lecture4 - Lecture 5: Multiple Linear Regression Nancy R....

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Unformatted text preview: Lecture 5: Multiple Linear Regression Nancy R. Zhang Statistics 203, Stanford University January 19, 2010 Nancy R. Zhang (Statistics 203) Lecture 5 January 19, 2010 1 / 25 Agenda Today: multiple linear regression. This week: comparing nested models in multiple linear regression. Finish diagnostics slides next lecture. Nancy R. Zhang (Statistics 203) Lecture 5 January 19, 2010 2 / 25 How does land use affect river pollution? Nitrogen 0 1 Agr 2 Forest Lecture 5 3 Rsdntial 4 ComIndl error 3 / 25 Nancy R. Zhang (Statistics 203) January 19, 2010 Multiple Linear Regression Design matrix: 1 X11 X21 1 X12 X22 . .. . . . 1 X1n X2n Xp1 Xp2 Xpn y1 y2 . . . yn X . . . y Squared error loss function: n p 2 j Xij j 1 L i 1 yi 0 In matrix notation: L Nancy R. Zhang (Statistics 203) y X Lecture 5 y X January 19, 2010 4 / 25 Linear Subspaces and Projections With p predictors we have p 1 vectors in Xi1 Xi2 . . . Xin From now on we will always let X0 be the vector of ones. We denote by X0 Xp : X0 X0 Xp the linear space spanned by the vectors p n: Xi i 0 p Xp i 0 n. ai Xi a0 ap p 1 This is a linear subspace of Nancy R. Zhang (Statistics 203) We use the shorthand Lecture 5 X . January 19, 2010 5 / 25 The dimension of matrix X X0 Xp is equivalent to the rank of the X01 X11 X02 X12 . . . X0n X1n Xp 1 Xp 2 . . . Xp n .. . The rank of a matrix is equal to the number of linearly independent columns. The linear map that projects any vector v obtained by PX X X X 1 X . n onto X can be Nancy R. Zhang (Statistics 203) Lecture 5 January 19, 2010 6 / 25 Projection Matrices Thus, for any n p 1 matrix X , we can construct a projection matrix PX X X X 1 X that projects vectors onto the column space of X . Projection matrices enjoy some special properties: 1 2 3 2 PX PX . rank X . X , PX v X, rank PX For any v v. For any linear space its null space is the set v n X . The projection matrix onto Xv 0 X is I PX . Nancy R. Zhang (Statistics 203) Lecture 5 January 19, 2010 7 / 25 Linear Regression by Least Squares = Projection Simple linear regression with intercept: Project y1 y2 . . . yn onto 1 1 . . . 1 x1 x2 . . . xn January 19, 2010 8 / 25 Nancy R. Zhang (Statistics 203) Lecture 5 Multiple Linear Regression The solution XX 1 XY can also be obtained directly from the concept of a projection: y X X XX XX . 1 1 Xy Xy Nancy R. Zhang (Statistics 203) Lecture 5 January 19, 2010 9 / 25 Calculating variances Multivariate Gaussians Let Z N , and a a n, B an n N a n matrix, then B B B BZ XX E Var 1 Xy y N X 2 I 2 XX 1 Nancy R. Zhang (Statistics 203) Lecture 5 January 19, 2010 10 / 25 Calculating variance Multivariate Gaussians Let Z N , and a a n, B an n N a n matrix, then B B B BZ y E y Var y PX y X 2 PX The diagonal of PX are the leverage values from last lecture. Nancy R. Zhang (Statistics 203) Lecture 5 January 19, 2010 11 / 25 t-tests for i N As before, estimate 2 2 XX 1 using 2 SSE n p 1 Then, we can construct t-test by: t i i se i i As before, reject the hypothesis Hi 0 t i 0 at level 2 if t n p 1 Nancy R. Zhang (Statistics 203) Lecture 5 January 19, 2010 12 / 25 Interpreting the Y i 's 0 1 X1 2 X2 p Xp The i obtained from a multiple regression is sometimes called partial regression coefficients because they correspond to a simple regression of Y on Xi , after taking out the effects of Xj j i. 1 2 3 Regress Xi on Xj j Regress Yi on Xj j i , get residuals r i i , get residuals r Y rY on ri, Xi Y Xi . Y i. i. Do simple linear regression of the slope will give you This gives us: Var i 2 ri 2 High correlation among the X 's can "mask" out each other's effects. Nancy R. Zhang (Statistics 203) Lecture 5 January 19, 2010 13 / 25 Goodness of fit Sums of squares n n SSE i 1 n Yi Y i 1 n Yi Yi Y 1 2 i 1 n 2 i 1 Yi Y 0 1 Xi 2 SSR 0 1 Xi 2 SST i 1 Yi SSR SST 2 SSE SSR R2 SSE SST R R 2 is called the multiple correlation coefficient. 2 is large: a lot of the variability in Y is explained by X . R Nancy R. Zhang (Statistics 203) Lecture 5 January 19, 2010 14 / 25 Large R 2 may not indicate a good model. Hypothetical scenario: n observations, n linearly independent covariates. What would you get for R 2 ? As you add predictors to the model, R 2 will always increase, no matter what those predictors are! Nancy R. Zhang (Statistics 203) Lecture 5 January 19, 2010 15 / 25 "Goodness of Fit" Measures R provides the following measures: R2 2 Ra SSR SST 1 1 SSE SST n n p 1 1 1 R2 1 SSE n p 1 SST n 1 1 R 2 is easy to interpret. It is the proportion of the "variation" in the data explained by the model. 2 R 2 does not adjust for the model size, while Ra does. When 2. comparing models of different sizes, use Ra 2 3 However, for hypothesis testing the F statistic should be used. Nancy R. Zhang (Statistics 203) Lecture 5 January 19, 2010 16 / 25 F-tests for R 2 Assume model has intercept (design matrix has p columns). F SSR p 1 SSE n p 1 F-distribution If W 2 q is independent of Z W q Z r 2, r then Fq r Nancy R. Zhang (Statistics 203) Lecture 5 January 19, 2010 17 / 25 F-Table Source Regression Residuals Sum of Squares SSR SSE n d.f. p 1 p 1 Mean Square SSR MSR p 1 MSE SSE n p 1 F F MSR MSE Reject at level if F F p 1 n 1 p 2 1 . p This tests the hypothesis H0 0. Nancy R. Zhang (Statistics 203) Lecture 5 January 19, 2010 18 / 25 Nested models Test the hypothesis that a subset of H0 That is, we have the model RM nested within FM Y 1 X1 p Xp 1 2 i 's are zero: r 0 Y r 1 Xr 1 p Xp error error . Does X1 Xr have a significant marginal effect, after adjusting for the other predictors? Nancy R. Zhang (Statistics 203) Lecture 5 January 19, 2010 19 / 25 Nested models RM FM . Y Y r 1 Xr 1 p Xp error error 1 X1 p Xp df F df FM df RM df SSE RM SSE FM SSE FM n df FM F F df n df FM Nancy R. Zhang (Statistics 203) Lecture 5 January 19, 2010 20 / 25 Testing Constraints In some situations you want to test that your model parameters satisfy some constraint. Say you have model: Y and want to test: H0 This is equivalent to the model: Y 0 1 1 2 0 1 X1 2 X2 error X1 X2 df error 1. . Fit these two models, apply F test with Nancy R. Zhang (Statistics 203) Lecture 5 January 19, 2010 21 / 25 Testing Constraints Another example Another example: Y and want to test: H0 This is equivalent to the model: Y 0 1 X1 1 2 0 1 X1 2 X2 error 1 1 1 X2 error . which can be simplified to: Y X2 0 1 X1 X2 error Fit these two models, apply F test with df 1. Usually df equals the number of constraints. Nancy R. Zhang (Statistics 203) Lecture 5 January 19, 2010 22 / 25 Influence of Outliers How much influence does the data point have on the model fit? Nancy R. Zhang (Statistics 203) Lecture 5 January 19, 2010 23 / 25 Different measures of Influence 1 How much influence does observation i have on its own fit? DFFITS yi i yi i MSE i hii DFFITS exceeding 2 p n is considered large. 2 How much influence does observation i have on the fitted 's? DFBETAS 1 i 1 i MSE i c111 n is considered where c11 large. i xi x 2 . DFBETA exceeding 2 These conventional rules work for "reasonably sized" data sets. Nancy R. Zhang (Statistics 203) Lecture 5 January 19, 2010 24 / 25 Different measures of Influence: Cook's Distance 1 Cook's distance is defined as: Di n j 1 yj yj i 2 p 1 MSE 2 Considers the influence of Yi on all of the fitted values, not just the i-th case. It can be shown that Di is equivalent to ri2 p 11 hii hii 3 4 Compare Di to the Fp 1n p 1 distribution. Nancy R. Zhang (Statistics 203) Lecture 5 January 19, 2010 25 / 25 ...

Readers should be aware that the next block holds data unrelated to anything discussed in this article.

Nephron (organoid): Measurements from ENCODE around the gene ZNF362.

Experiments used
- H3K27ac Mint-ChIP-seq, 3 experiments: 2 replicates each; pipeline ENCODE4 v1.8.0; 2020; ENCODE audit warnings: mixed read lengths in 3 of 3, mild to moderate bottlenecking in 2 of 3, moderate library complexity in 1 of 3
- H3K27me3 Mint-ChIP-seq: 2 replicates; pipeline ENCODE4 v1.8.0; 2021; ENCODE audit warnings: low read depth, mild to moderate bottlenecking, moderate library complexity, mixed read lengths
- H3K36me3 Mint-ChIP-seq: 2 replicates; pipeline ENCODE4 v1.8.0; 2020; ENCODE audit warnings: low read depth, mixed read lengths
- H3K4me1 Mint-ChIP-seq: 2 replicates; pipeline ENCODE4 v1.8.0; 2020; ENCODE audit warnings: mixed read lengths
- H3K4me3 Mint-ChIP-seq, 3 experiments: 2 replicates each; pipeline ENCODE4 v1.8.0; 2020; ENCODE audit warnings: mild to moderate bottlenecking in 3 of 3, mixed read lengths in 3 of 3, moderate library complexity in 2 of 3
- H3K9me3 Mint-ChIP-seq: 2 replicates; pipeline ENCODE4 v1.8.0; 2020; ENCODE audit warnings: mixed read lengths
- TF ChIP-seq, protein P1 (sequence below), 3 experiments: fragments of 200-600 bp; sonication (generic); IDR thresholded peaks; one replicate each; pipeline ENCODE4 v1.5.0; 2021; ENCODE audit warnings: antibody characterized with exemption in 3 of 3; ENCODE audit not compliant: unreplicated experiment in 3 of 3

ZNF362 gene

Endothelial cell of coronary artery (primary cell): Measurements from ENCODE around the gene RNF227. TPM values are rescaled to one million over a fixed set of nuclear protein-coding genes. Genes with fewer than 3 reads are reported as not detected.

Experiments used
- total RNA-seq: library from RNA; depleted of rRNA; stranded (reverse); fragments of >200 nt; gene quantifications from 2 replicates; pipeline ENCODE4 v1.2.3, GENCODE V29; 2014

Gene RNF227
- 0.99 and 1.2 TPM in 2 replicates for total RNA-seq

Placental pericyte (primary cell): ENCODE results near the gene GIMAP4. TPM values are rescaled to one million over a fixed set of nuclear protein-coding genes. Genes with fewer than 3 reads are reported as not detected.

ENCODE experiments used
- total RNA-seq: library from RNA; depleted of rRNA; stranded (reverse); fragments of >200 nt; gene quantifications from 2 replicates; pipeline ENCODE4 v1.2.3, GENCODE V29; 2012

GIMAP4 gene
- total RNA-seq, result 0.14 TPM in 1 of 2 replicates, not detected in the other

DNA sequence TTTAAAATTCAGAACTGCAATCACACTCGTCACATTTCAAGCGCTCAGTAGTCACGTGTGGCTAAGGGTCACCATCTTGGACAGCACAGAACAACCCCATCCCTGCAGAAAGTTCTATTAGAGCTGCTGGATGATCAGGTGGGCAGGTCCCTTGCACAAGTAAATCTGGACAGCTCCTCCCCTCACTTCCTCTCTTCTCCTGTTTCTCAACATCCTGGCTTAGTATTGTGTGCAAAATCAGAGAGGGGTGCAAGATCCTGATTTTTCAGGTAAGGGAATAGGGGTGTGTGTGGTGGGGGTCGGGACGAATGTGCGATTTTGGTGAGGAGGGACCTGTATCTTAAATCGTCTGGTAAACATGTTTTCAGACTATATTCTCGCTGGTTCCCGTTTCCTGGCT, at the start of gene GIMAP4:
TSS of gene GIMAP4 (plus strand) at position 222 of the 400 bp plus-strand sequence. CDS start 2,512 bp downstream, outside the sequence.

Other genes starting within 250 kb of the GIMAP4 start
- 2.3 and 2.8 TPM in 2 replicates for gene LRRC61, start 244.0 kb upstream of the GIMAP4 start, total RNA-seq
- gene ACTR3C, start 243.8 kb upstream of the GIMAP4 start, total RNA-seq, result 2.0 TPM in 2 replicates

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This note was uploaded on 02/27/2012 for the course STATS 315A taught by Professor Tibshirani,r during the Spring '10 term at Stanford.